Centre fire

Bolt

No - but note that a magazine that holds more than 10 rounds is prohibited.

Centre fire

Pump

No - but note that a magazine that holds more than 10 rounds is prohibited.

Centre fire

Lever

No - but note that a magazine that holds more than 10 rounds is prohibited.

Centre fire

Semi-auto

Yes

 

Amnesty and buy-back

 

The amnesty and buy-back programme for prohibited firearms, parts and magazines ended on 20 December 2019.

An amendment to the Arms (Prohibited Firearms, Magazines, and Parts) Amendment Regulations (No 2) 2019 came into effect in November 2019 - this extends the amnesty period for select groups who possess prohibited items.

People who have made certain types of applications before 20 December 2019 - and have received notification from Police that their applications have been received - will continue to have amnesty from prosecution for possession of their prohibited items while their applications are processed:

  • Modification of a prohibited firearm
  • Unique Prohibited Item assessment
  • P endorsement (and permit to possess) for prohibited items
  • Dealer compensation
  • Other applicants whose items are subject to a pre-planned arrangement for collection by Police.

It also legally protects valuers, gunsmiths and dealers who may be involved in the above processes after 20 December 2019 (for example, valuers preparing valuations for unique prohibited item assessments, and gunsmiths conducting modifications).

Unique Prohibited Items applicants

Police will be in touch with those firearm holders who have applied for Unique Prohibited Items (UPI). Please continue to keep your unique firearm, part or magazine safely stored while applications are assessed.

If you have any queries about the UPI process please call 0800 311 311.

Modification applicants

If you have been informed by your gunsmith that your firearm is not suitable for modification, then you have 30 days from 20 December 2019 to apply for compensation. Phone 0800 311 311 for more information.

If you are still waiting for a gunsmith to modify your firearm/s, you must continue to keep your firearm safely stored until modification can take place. You must not use your firearm.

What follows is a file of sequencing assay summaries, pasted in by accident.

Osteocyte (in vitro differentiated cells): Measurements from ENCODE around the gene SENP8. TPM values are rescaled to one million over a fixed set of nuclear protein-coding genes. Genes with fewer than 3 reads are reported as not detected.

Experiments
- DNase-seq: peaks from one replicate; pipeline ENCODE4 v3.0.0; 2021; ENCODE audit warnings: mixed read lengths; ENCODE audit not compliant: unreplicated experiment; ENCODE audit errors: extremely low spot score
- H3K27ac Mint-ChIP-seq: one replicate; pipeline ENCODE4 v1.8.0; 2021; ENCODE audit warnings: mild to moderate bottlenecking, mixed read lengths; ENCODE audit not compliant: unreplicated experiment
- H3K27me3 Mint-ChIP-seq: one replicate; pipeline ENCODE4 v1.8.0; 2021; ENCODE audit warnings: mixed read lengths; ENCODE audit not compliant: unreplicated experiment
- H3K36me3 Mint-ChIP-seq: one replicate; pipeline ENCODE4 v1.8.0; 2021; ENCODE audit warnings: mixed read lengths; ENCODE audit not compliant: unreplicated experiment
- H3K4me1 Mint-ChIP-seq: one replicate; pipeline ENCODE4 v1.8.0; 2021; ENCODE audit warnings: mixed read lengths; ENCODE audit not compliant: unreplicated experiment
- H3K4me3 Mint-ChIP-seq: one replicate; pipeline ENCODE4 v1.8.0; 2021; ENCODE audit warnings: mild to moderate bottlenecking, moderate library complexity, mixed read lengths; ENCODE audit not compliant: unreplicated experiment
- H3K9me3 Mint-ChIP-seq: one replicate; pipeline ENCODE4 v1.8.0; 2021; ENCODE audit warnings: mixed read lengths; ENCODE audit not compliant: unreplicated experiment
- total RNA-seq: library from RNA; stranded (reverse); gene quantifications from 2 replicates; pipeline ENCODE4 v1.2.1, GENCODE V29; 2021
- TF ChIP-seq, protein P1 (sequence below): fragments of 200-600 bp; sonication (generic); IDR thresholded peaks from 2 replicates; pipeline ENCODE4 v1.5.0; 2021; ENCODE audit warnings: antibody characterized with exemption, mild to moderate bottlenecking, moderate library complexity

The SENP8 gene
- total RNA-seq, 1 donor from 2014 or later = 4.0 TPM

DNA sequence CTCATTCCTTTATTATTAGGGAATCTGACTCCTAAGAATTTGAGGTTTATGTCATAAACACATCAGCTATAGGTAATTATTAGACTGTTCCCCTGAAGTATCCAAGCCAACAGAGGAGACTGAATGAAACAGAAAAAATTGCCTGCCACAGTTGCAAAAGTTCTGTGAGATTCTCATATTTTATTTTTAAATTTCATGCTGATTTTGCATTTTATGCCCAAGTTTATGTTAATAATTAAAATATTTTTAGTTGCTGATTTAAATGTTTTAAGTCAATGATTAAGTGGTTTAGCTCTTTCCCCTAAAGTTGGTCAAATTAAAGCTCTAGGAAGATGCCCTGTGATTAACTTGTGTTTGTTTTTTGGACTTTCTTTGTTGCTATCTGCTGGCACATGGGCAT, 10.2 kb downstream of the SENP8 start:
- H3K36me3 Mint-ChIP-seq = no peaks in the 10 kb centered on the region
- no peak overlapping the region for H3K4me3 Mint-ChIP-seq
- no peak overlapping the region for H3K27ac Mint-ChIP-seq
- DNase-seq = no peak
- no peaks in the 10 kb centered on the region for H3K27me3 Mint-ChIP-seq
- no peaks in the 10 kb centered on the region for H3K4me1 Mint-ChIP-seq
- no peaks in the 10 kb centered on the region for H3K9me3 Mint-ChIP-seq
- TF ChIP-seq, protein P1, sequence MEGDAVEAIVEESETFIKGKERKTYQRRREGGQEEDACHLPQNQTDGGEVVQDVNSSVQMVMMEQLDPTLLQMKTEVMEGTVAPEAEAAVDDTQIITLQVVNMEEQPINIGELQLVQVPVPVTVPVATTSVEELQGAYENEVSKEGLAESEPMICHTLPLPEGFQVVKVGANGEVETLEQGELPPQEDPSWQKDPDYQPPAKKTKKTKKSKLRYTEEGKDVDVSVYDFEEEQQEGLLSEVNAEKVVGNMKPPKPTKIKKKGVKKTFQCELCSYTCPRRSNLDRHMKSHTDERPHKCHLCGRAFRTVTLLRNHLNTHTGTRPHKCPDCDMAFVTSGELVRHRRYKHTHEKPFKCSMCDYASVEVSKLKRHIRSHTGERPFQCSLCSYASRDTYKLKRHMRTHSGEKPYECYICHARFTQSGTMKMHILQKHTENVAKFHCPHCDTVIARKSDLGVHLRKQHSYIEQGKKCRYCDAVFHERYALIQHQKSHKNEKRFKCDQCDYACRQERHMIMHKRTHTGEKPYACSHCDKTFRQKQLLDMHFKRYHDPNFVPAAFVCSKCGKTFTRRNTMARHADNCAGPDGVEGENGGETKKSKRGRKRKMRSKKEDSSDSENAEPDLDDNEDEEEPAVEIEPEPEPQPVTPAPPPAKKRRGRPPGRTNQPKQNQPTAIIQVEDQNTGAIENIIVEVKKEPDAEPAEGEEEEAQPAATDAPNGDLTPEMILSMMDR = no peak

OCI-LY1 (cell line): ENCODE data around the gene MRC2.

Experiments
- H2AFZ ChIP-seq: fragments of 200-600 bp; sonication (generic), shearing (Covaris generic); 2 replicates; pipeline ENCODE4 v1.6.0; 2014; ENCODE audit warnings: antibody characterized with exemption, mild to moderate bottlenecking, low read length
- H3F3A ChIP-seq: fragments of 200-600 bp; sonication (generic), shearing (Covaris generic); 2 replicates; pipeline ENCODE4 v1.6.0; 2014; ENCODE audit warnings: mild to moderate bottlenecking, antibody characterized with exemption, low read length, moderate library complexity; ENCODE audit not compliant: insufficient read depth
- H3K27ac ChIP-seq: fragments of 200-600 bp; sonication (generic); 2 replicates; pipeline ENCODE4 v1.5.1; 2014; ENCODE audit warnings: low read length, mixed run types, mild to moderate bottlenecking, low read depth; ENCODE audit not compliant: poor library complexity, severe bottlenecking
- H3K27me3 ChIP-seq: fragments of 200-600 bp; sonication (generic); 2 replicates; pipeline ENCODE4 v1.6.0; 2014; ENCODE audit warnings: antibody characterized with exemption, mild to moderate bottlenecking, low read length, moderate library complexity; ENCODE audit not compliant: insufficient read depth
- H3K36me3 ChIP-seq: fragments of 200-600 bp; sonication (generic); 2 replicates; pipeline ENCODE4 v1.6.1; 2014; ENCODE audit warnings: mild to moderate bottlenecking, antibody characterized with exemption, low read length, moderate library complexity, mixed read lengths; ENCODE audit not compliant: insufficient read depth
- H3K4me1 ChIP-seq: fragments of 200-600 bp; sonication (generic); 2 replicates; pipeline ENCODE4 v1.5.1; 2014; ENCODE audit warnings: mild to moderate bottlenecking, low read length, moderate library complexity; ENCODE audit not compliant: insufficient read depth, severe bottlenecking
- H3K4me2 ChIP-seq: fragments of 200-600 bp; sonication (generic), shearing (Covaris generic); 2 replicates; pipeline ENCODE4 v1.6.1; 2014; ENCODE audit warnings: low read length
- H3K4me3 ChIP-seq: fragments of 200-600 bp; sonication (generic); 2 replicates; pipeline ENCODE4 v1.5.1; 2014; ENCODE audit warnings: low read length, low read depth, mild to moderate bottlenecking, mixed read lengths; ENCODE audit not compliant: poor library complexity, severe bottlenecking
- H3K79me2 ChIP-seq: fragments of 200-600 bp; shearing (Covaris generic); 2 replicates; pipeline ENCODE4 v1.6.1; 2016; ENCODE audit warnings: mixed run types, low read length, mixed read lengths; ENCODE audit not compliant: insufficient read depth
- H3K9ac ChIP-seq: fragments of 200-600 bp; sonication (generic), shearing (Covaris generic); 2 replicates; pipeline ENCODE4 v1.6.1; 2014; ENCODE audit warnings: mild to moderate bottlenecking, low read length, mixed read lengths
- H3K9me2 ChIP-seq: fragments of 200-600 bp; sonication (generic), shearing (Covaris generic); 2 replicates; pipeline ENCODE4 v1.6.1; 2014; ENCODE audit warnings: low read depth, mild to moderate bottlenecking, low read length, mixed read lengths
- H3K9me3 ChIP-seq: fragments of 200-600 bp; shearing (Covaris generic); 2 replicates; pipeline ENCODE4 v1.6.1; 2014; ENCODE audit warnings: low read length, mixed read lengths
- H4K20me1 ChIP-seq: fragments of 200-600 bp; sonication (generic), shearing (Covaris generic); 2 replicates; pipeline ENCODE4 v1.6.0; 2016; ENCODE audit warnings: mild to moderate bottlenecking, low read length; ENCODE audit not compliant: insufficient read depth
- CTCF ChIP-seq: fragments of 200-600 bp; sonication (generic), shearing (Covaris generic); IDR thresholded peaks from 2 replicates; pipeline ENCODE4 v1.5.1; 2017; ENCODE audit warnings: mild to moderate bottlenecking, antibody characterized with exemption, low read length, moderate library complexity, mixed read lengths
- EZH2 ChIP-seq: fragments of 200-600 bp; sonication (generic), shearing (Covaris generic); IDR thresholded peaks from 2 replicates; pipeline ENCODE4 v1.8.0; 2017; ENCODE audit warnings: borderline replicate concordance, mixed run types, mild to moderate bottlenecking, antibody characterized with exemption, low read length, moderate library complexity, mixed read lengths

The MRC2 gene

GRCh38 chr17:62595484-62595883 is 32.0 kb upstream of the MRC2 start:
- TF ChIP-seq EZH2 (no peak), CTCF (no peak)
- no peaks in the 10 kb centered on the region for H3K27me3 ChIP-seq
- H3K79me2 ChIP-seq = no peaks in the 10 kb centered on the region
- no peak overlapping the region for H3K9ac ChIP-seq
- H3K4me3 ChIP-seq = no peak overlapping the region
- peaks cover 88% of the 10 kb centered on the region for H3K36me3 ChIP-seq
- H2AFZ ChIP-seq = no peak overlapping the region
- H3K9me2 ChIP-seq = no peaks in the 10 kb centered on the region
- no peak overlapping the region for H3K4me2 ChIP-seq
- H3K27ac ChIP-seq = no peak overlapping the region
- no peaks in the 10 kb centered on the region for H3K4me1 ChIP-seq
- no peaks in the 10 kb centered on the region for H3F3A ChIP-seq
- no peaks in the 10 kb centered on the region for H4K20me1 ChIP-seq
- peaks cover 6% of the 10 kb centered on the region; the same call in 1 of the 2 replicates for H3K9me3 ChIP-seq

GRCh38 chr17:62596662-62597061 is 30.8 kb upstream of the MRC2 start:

Once modified, the gunsmith will provide you with a certificate of completion to verify the modification has been completed. Police may follow up with you to check what arrangements you have made for the modification to be done.

If you have any queries about the modification process please call 0800 311 311.

Endorsement applicants

You must continue to store your firearm/s securely and not use them.

You will be notified of the results and the endorsement application once it has been fully considered. If your application is unsuccessful, we will explain the process for the hand in of your firearms (including buyback options).

If you have any queries, please call 0800 311 311 or visit endorsement process

Dealer applying for compensation

Having applied for compensation through the dealer portal by 20 Dec 2019, Dealers who have prohibited items must continue to store their stock and personal items securely. Once applications by dealers are validated and approved, we will advise dealers how their personal and commercial stock can be handed in to us or Police will arrange for items to be collected and compensation paid.

Complaints on the Dealer Stock process can be made to dealer_compensation@police.govt.nz or please call 0800 311 311. Complaints will be responded to within 48 business hours and escalated as required.

To appeal the firearm buy-back price

Should you wish to appeal the firearm buy-back price for your item(s), you can do so to the District Court.

For more information please go to https://www.justice.govt.nz/courts/civil/

 

 

 

Previous changes to firearms

The 21 March 2019 changes made by an Order in Council are superseded by this amendment.